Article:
Charters have been fixed for periods ranging from 30 days to two years and on both a timecharter and a daily basis. Charters for short periods have recently been fixed at a rate of about $10,000 per day for VLCCs.

This represents an annual storage cost of less than $16 per ton, which appears to be competitive with the estimated cost of land storage (apart from where saltdomes are used), and less than the rate suggested by the JSA.

Ships chartered for storage on a longer-term basis have received a time-charter rate of about $0.75 per dwt per month. VLCCs fixed for longer periods on a daily basis have tended to obtain slightly more than the $10,000 per day for short period fixtures, and by comparing daily rates with timecharter rates it can be estimated that the cost of using a VLCC for storage at today's charter rates would consist of about $6,000 per day for hire, to cover crew and insurance, etc., as well as capital, and about $4,000 per day for other costs (fuel, etc.).

At today's spot rates of about Worldscale 22, an owner's total daily revenue would be about $13,200. His voyage costs (for fuel and port charges) would be about $11,200, assuming that the ship was not slow steaming. Thus, on the spot market the owner's net revenue to cover operating and capital costs would be about $2,000 per day. From a shortterm charter of a VLCC for storage, on the other hand, the owner's net revenue would appear to be about $6,000 per day. Thus, floating oil storage would appear to offer tanker owners the more profitable method of employment for their ships.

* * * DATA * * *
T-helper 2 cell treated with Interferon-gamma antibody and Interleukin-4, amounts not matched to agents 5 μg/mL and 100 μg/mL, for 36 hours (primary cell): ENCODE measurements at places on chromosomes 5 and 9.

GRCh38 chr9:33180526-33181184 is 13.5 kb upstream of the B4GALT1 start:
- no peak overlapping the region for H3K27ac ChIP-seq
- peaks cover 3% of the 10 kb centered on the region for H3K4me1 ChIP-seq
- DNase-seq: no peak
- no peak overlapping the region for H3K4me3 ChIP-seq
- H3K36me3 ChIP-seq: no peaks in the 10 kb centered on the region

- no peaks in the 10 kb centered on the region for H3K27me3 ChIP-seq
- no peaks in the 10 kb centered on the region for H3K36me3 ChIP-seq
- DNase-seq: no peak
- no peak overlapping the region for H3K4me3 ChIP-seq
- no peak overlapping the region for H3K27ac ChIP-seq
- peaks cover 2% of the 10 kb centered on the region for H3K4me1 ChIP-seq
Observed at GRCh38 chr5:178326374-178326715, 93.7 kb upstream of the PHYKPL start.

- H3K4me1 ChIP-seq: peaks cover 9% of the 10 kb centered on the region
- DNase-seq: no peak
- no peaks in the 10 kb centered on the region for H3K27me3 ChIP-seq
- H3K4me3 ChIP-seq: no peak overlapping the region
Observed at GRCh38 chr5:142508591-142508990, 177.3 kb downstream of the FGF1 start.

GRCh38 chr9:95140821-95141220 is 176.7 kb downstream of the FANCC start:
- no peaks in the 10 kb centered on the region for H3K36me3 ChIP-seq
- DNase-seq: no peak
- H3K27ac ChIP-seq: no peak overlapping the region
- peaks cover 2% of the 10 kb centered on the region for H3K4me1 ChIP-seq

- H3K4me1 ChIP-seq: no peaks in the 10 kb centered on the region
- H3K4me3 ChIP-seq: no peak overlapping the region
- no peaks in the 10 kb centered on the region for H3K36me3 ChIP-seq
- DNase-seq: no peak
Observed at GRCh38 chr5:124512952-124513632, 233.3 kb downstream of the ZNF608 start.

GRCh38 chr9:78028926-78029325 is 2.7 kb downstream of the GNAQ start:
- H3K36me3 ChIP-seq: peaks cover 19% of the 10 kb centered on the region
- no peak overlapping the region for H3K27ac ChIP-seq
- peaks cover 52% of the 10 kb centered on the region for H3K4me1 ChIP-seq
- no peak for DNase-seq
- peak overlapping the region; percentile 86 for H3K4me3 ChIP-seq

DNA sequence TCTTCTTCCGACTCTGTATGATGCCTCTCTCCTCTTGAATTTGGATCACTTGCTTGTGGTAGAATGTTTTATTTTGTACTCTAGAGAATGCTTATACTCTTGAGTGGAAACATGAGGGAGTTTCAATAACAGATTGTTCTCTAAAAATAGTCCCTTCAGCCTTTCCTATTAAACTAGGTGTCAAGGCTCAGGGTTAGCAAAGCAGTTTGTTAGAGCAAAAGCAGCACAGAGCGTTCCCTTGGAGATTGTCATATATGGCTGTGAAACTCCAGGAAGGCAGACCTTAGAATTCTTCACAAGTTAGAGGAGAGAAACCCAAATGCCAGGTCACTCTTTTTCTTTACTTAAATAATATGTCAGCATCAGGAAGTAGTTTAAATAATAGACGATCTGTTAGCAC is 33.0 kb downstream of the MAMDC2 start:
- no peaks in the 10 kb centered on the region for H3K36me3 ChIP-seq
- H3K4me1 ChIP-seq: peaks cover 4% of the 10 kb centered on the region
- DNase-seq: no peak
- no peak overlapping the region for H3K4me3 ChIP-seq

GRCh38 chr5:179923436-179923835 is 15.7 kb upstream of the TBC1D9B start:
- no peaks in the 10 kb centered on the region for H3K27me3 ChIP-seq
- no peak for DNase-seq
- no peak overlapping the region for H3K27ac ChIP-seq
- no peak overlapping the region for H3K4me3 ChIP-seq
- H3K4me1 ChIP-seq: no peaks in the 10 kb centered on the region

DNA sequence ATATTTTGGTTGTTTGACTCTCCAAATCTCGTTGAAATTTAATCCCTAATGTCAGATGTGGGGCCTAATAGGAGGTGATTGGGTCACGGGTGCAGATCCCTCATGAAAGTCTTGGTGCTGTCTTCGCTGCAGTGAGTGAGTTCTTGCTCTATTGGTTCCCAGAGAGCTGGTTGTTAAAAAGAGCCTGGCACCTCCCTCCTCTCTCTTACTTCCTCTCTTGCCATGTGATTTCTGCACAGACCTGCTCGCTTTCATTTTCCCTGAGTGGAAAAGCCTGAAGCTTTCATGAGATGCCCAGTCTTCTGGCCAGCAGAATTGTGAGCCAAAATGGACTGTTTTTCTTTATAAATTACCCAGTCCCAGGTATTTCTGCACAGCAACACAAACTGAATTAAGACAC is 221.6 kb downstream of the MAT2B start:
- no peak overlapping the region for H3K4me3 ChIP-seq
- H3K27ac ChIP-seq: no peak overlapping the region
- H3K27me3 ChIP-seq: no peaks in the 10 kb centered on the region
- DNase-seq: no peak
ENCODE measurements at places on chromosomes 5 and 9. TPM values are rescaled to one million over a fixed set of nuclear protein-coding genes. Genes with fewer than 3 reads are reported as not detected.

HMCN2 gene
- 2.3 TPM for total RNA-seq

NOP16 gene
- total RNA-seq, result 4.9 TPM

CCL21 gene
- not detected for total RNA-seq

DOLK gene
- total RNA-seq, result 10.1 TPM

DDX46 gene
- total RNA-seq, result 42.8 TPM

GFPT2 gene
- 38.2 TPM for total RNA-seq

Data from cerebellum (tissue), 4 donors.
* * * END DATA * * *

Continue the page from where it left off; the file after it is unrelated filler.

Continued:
In most of the developed economies throughout the world, there are plans to increase the level of oil stocks for security reasons. At the same time, the availability of conventional land oil storage is either limited or is becoming expensive. The plight of the world's shipowners is wellknown, with many of them having large numbers of VLCCs for which they are unable to find profitable employment. The use of tankers as floating oil storage would appear to offer advantages for both the oil importing nations and the distressed tanker owners.

For the former, tankers would provide increased storage capacity fairly quickly and at economic costs, and for the latter the use of tankers as floating oil storage would provide more profitable employment than the traditional tanker market.

However, whether or not part of the existing tanker surplus can be absorbed in this way may not depend solely on economic considerations.

The FEA study pointed out some of the hazards which may be associated with floating oil storage, and indeed the JSA plan recognizes these, and recommends certain precautions which should be taken and certain operational methods which should be adopted when using tankers for storage. There may be environmental dangers to the sea through spillage and to the atmosphere through gas venting. However, it would not seem unreasonable to assume that if tankers are suitably sited and properly operated, these dangers can be avoided.

For additional information on floating oil storage, write to A.B.

Carpenter, H.P. Drewry (Shipping Consultants) Limited, 34 Brook Street, Mayfair, London W1Y 2LL, England.

Other stories from November 15, 1977 issue